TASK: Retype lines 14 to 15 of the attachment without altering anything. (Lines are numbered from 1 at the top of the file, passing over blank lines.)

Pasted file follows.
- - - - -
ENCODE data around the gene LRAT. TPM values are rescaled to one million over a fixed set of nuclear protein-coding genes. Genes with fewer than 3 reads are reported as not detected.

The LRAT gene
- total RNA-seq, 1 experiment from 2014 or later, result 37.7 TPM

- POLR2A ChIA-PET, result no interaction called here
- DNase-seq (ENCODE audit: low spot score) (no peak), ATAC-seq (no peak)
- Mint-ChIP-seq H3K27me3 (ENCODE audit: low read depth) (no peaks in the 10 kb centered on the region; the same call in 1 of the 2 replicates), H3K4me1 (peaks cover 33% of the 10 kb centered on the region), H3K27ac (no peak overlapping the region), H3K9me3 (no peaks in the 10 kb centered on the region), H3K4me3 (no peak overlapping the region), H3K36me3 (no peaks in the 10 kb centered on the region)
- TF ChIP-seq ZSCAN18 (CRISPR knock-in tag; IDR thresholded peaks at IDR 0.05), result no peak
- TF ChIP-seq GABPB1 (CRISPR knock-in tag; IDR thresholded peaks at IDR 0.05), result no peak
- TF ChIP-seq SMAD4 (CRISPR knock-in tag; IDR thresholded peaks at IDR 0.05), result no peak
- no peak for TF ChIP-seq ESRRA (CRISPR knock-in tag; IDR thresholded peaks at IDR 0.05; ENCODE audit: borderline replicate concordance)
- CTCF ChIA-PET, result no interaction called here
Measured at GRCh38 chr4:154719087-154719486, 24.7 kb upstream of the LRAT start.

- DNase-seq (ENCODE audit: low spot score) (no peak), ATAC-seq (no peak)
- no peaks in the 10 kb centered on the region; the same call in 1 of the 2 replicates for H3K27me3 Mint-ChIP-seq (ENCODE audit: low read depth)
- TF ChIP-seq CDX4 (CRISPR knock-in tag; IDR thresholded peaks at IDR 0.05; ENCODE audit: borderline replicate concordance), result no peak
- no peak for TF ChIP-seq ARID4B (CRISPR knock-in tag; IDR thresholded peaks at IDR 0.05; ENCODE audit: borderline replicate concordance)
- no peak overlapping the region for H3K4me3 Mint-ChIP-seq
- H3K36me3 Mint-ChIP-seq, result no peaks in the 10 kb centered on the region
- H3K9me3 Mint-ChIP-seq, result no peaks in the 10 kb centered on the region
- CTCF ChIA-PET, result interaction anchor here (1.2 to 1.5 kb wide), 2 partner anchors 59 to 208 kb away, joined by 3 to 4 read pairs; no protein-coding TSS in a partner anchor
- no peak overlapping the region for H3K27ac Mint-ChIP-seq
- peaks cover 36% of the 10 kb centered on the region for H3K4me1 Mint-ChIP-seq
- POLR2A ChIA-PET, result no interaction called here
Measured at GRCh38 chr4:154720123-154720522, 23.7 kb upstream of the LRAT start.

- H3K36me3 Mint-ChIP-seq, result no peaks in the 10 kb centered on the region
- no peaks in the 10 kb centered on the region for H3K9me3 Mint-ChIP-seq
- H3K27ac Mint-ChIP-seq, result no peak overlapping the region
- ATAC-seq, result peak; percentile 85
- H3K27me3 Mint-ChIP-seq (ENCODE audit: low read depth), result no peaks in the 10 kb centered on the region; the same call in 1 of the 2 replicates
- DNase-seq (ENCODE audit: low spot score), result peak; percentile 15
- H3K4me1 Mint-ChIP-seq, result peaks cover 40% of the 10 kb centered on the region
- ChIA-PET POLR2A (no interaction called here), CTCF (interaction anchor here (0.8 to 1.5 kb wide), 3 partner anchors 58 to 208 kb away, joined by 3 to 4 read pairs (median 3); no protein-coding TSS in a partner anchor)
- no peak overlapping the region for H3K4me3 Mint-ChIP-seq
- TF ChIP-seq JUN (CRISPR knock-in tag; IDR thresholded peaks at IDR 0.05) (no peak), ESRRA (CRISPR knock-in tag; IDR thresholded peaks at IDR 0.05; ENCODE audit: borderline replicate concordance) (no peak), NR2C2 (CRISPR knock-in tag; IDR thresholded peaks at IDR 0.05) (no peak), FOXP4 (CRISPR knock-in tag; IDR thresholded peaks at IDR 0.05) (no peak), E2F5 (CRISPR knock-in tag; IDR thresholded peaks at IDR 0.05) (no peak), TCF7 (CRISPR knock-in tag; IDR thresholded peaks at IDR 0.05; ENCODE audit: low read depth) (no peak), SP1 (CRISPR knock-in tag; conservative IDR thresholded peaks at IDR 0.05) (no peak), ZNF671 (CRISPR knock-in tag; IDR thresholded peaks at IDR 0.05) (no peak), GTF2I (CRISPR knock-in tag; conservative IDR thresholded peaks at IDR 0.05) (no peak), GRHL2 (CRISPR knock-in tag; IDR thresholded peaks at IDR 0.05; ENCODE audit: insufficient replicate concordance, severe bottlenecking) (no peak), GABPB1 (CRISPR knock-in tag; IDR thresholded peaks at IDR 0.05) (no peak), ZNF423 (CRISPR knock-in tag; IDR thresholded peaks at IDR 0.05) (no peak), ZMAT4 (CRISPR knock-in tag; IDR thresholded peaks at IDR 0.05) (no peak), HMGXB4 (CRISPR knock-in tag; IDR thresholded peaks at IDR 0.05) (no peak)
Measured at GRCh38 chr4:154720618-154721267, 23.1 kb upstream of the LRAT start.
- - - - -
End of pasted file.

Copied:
- no peaks in the 10 kb centered on the region; the same call in 1 of the 2 replicates for H3K27me3 Mint-ChIP-seq (ENCODE audit: low read depth)
- TF ChIP-seq CDX4 (CRISPR knock-in tag; IDR thresholded peaks at IDR 0.05; ENCODE audit: borderline replicate concordance), result no peak